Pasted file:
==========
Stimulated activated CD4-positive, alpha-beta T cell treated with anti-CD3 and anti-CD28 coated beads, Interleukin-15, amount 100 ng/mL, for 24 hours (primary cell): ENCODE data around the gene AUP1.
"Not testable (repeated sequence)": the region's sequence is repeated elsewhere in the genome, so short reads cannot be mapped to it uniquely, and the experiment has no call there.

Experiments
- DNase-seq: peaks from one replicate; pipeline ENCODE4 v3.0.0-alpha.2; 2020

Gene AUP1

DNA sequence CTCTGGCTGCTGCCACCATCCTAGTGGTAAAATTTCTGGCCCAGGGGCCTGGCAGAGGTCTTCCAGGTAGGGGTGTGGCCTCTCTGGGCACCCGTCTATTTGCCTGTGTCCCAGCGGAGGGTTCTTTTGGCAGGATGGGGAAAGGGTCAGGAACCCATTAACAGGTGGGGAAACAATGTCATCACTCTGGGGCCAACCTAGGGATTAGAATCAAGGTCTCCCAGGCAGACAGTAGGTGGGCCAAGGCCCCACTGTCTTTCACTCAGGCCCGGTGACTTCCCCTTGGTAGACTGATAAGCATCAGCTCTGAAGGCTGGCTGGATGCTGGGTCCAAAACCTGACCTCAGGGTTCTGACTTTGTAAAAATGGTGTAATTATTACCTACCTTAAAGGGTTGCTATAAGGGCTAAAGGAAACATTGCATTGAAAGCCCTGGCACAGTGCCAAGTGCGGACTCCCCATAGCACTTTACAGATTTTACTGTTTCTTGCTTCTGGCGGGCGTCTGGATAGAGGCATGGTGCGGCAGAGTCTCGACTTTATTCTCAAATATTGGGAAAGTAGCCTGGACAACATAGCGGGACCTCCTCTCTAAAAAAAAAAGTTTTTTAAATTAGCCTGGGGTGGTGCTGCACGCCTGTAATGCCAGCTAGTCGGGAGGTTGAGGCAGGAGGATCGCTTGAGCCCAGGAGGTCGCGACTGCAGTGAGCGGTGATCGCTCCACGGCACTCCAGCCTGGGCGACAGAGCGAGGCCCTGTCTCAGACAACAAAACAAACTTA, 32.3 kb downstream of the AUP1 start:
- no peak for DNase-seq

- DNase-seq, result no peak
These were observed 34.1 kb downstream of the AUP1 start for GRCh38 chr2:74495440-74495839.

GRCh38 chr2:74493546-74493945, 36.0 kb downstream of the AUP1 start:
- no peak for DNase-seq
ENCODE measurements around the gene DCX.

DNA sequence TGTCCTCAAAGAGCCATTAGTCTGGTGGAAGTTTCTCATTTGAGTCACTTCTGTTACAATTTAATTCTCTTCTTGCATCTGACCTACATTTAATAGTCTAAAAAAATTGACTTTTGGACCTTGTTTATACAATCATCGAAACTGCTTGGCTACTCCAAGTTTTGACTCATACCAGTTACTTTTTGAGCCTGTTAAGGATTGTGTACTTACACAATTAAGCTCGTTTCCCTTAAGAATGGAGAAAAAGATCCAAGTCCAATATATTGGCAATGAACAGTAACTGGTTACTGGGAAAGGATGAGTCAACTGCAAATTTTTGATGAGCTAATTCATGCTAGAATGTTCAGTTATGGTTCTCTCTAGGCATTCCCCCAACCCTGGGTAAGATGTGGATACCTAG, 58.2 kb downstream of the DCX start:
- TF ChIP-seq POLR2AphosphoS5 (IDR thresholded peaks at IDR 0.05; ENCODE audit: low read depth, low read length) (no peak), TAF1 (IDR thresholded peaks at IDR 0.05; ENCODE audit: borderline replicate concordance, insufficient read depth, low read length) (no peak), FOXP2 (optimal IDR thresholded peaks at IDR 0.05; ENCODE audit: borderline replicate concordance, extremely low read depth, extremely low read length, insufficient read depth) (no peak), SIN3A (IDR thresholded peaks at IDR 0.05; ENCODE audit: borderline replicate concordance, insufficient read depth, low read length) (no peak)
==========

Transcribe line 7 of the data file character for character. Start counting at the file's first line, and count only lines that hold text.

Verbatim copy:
- no peak for DNase-seq